Eclipse Working Groups are the collaboration of organizations that combine practices of open source development, with a set of services required for open innovation. They allow organizations to foster industry collaborations across organizational boundaries.[8]

As of April 2020, the Eclipse Foundation hosts 14 Working Groups.

These include:

Capella IC[edit]

The Capella Industry Consortium is part of the PolarSys Working Group. It focuses on developing vendor-neutrality and open governance in the ecosystem around the Capella project. Capella is an open MBSE solution which offers methodological guidance, intuitive model editing, and viewing capabilities for Systems, Software, and Hardware Architects.

GEMOC RC[edit]

The GEMOC Research Consortium supports the international initiative to develop, coordinate, and disseminate Research & Transfer efforts on the use and globalization of modeling languages. The initiative develops techniques, frameworks, and environments to facilitate the creation, integration, and automated processing of heterogeneous modeling languages.

Internet of Things[edit]

The Eclipse IoT Working Group provides the open technology needed to build IoT devices, gateways and cloud platforms. Eclipse SmartHome, serving as the foundation of openHAB, QIVICON and others, is a subdivision of Eclipse IoT.[9]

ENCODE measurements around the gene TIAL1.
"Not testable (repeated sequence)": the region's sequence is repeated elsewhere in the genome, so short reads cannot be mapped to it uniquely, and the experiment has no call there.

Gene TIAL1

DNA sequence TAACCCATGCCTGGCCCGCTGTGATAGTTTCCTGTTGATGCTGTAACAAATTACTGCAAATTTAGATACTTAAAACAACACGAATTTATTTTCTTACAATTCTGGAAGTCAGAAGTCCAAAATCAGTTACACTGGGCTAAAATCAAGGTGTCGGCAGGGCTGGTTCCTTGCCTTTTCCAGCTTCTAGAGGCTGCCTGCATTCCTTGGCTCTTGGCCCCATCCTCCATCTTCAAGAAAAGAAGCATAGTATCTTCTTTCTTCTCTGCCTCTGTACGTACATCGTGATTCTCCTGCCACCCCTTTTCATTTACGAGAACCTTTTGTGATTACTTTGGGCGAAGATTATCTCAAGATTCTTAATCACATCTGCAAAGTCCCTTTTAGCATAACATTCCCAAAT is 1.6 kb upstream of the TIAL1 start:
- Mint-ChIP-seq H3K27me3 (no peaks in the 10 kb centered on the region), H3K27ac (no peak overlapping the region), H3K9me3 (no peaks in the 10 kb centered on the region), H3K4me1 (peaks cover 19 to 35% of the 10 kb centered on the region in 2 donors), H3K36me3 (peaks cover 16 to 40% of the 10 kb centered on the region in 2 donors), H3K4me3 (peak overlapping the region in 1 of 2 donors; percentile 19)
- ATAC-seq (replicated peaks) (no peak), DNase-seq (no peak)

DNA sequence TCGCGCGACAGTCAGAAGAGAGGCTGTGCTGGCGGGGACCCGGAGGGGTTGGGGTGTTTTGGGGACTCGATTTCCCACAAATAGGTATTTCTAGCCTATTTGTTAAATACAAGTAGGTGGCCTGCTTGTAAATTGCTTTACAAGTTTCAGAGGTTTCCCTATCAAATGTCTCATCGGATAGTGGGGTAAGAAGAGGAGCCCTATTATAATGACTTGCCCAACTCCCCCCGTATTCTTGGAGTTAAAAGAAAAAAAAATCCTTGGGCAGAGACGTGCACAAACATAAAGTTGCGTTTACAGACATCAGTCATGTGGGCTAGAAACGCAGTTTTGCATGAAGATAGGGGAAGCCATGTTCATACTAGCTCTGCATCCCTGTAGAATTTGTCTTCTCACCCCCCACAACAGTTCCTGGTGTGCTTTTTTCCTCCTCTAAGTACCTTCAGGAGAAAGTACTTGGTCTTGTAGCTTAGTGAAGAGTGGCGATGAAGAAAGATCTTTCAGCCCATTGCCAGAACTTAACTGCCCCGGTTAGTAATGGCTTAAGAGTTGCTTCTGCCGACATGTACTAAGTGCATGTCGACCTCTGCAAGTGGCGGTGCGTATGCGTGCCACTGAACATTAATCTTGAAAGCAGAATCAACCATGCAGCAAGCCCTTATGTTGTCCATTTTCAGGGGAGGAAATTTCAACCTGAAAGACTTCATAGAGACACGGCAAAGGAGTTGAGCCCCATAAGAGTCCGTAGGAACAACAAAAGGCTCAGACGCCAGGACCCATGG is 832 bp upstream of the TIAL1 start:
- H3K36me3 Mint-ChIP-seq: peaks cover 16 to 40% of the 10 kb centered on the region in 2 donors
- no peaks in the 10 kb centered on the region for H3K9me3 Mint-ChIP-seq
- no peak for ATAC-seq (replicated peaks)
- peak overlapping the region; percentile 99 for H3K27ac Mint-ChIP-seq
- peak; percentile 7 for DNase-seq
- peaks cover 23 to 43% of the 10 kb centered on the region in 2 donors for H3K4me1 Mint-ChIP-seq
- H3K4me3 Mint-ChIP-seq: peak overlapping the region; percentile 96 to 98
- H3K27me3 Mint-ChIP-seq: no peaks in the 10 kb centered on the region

Jakarta EE[edit]

The Jakarta EE Working Group cultivates business interests related to the cloud native Java technologies.

LocationTech[edit]

The LocationTech Working Group focuses on open source geospatial technologies.

openMDM[edit]

The openMDM Working Group provides tools and systems, qualification kits and adapters for standardized and vendor independent management of measurement data in accordance with the ASAM ODS standard.

openMobility[edit]

The openMobility Working Group shapes and fosters the development of required software tools and frameworks based on validated mobility models in order to provide a common platform for industrial applications and academic research.

openPASS[edit]

The openPASS Working Group develops core frameworks and modules for the safety assessment of driving assistance and automated driving systems.

Papyrus IC[edit]

The Papyrus Industry Consortium is organized under the Polarsys Working Group. It provides resources to enhance the Papyrus projects for systems engineering.

Polarsys[edit]

The PolarSys Working Group creates, collaborates with, and supports Open Source tools for the development of embedded systems.

Science[edit]

The Eclipse Science Working Group is a collaboration of people developing software components used for basic scientific research.

Tangle EE[edit]

The Tangle EE Working Group provides a governed environment for organizations and contributors to develop new ideas and applications using IOTA technologies.

Types of Membership[edit]

There are five types of membership to the Eclipse Foundation.[10] These include:

Strategic Members[edit]